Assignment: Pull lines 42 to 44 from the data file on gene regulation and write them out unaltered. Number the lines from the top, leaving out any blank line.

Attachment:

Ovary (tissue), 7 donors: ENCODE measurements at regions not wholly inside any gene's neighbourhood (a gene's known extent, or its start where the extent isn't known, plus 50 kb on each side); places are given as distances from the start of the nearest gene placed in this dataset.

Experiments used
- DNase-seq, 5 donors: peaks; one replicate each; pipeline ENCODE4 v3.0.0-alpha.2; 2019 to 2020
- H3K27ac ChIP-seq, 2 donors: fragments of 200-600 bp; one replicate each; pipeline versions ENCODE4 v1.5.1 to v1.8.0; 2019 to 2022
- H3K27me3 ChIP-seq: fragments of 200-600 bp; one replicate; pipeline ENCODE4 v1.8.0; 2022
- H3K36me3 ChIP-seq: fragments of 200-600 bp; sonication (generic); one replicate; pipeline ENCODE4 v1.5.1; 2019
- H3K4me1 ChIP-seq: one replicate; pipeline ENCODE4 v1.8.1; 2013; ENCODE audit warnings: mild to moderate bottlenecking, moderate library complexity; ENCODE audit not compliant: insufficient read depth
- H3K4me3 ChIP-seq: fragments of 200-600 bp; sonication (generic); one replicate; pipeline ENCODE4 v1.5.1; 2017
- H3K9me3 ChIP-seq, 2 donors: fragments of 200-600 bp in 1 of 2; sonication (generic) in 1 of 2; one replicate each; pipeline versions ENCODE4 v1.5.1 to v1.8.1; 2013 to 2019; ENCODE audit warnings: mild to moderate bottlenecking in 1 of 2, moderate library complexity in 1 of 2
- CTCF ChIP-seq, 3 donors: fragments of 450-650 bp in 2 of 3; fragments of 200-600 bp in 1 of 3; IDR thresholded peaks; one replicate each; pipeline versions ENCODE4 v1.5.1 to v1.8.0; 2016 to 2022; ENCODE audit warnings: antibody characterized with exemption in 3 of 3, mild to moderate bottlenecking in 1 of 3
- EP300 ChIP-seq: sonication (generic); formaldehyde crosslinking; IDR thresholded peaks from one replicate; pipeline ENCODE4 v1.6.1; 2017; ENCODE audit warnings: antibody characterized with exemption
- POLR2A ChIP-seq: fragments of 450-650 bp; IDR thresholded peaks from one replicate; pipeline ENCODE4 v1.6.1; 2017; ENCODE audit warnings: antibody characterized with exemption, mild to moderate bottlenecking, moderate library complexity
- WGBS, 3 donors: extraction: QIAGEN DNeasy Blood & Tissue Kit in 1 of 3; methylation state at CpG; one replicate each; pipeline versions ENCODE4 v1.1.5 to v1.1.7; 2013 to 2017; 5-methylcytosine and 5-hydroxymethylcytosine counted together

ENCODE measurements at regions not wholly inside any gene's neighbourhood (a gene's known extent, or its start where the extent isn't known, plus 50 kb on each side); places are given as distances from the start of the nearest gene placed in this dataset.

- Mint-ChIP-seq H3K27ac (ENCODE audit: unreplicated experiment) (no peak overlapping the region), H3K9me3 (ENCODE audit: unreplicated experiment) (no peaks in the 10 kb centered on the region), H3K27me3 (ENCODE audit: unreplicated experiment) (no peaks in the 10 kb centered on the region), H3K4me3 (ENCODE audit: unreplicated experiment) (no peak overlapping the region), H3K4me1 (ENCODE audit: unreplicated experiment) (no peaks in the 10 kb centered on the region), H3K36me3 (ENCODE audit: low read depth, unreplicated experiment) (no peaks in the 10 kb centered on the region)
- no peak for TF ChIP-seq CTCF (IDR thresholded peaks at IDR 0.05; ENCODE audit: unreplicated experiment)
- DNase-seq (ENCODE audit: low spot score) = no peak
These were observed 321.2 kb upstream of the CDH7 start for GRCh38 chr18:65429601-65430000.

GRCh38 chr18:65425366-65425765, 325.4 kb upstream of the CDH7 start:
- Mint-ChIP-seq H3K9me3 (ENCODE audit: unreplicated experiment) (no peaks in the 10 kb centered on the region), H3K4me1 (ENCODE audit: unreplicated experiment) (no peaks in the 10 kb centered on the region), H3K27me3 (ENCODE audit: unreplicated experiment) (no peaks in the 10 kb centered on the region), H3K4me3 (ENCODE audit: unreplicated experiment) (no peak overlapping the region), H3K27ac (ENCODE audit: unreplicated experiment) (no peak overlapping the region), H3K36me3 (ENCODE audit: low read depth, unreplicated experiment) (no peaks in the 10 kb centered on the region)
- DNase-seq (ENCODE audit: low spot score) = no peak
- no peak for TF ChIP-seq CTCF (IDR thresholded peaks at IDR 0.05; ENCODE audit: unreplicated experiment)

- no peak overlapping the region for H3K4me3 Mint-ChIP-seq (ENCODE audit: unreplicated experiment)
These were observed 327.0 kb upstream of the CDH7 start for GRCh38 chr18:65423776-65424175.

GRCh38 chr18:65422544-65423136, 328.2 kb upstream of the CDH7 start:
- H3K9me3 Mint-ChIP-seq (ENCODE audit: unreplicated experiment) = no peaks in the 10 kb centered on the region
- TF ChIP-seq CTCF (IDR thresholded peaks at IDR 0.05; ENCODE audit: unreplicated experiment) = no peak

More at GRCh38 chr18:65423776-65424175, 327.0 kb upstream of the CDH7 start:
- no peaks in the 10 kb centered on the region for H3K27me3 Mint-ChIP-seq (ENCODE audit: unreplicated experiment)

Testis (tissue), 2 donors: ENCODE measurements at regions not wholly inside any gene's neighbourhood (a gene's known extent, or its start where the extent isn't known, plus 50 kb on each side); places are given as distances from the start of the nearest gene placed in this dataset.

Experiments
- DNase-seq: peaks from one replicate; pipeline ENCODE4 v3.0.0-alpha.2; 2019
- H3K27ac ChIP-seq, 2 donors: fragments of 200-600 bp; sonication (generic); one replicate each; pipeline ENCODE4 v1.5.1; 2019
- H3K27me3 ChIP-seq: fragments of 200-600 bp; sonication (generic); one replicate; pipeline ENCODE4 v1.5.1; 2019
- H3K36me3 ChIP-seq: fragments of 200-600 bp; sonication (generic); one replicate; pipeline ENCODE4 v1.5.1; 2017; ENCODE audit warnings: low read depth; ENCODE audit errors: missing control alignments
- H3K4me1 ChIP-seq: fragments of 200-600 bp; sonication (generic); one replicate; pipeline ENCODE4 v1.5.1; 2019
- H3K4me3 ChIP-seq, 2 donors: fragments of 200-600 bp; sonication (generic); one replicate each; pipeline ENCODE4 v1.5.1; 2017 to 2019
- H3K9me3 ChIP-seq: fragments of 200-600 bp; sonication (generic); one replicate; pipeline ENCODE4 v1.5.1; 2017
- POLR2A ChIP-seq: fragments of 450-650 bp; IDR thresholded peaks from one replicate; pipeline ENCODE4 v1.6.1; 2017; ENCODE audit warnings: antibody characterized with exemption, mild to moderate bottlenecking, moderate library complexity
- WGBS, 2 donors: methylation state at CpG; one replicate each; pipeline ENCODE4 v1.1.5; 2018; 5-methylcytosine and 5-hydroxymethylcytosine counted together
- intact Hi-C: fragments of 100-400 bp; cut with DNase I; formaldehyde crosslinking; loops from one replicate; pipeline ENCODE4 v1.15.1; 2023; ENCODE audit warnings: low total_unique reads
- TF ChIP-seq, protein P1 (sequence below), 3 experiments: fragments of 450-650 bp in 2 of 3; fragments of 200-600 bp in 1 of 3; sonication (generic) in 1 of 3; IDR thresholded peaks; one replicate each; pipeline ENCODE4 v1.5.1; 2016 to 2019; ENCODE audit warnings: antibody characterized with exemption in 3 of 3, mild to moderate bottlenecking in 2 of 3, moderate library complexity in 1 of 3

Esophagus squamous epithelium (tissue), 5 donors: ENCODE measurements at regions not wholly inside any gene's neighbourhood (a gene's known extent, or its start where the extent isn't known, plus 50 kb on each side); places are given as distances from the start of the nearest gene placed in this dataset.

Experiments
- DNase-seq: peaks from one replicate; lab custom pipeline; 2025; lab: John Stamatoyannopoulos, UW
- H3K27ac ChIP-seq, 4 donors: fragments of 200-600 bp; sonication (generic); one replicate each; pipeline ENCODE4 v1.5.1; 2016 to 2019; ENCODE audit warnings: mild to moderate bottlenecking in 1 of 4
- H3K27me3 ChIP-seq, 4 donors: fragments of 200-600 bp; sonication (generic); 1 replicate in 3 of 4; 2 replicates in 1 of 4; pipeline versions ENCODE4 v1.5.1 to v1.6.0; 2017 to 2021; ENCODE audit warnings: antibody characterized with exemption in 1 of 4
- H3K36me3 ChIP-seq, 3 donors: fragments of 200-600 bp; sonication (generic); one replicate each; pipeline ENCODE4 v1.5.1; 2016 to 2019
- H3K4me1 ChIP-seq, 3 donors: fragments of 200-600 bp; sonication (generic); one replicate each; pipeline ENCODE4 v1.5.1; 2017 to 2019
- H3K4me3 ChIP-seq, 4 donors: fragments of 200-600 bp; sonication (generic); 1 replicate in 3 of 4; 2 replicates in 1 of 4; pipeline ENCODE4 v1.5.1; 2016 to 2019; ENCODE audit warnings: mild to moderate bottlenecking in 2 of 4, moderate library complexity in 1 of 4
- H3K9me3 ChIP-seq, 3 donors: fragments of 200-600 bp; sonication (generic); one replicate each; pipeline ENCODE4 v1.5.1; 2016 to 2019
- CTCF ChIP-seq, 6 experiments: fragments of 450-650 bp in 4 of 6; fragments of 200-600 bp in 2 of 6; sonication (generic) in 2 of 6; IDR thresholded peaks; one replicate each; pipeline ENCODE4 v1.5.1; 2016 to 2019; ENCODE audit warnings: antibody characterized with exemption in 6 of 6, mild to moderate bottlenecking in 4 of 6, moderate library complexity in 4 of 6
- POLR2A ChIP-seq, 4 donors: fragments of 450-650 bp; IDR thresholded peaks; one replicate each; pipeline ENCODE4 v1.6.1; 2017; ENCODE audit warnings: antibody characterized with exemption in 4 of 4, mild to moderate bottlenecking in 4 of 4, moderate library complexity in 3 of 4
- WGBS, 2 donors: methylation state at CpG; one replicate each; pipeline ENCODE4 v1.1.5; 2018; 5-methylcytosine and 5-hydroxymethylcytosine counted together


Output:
- TF ChIP-seq, protein P1 (sequence below), 3 experiments: fragments of 450-650 bp in 2 of 3; fragments of 200-600 bp in 1 of 3; sonication (generic) in 1 of 3; IDR thresholded peaks; one replicate each; pipeline ENCODE4 v1.5.1; 2016 to 2019; ENCODE audit warnings: antibody characterized with exemption in 3 of 3, mild to moderate bottlenecking in 2 of 3, moderate library complexity in 1 of 3

Esophagus squamous epithelium (tissue), 5 donors: ENCODE measurements at regions not wholly inside any gene's neighbourhood (a gene's known extent, or its start where the extent isn't known, plus 50 kb on each side); places are given as distances from the start of the nearest gene placed in this dataset.

Experiments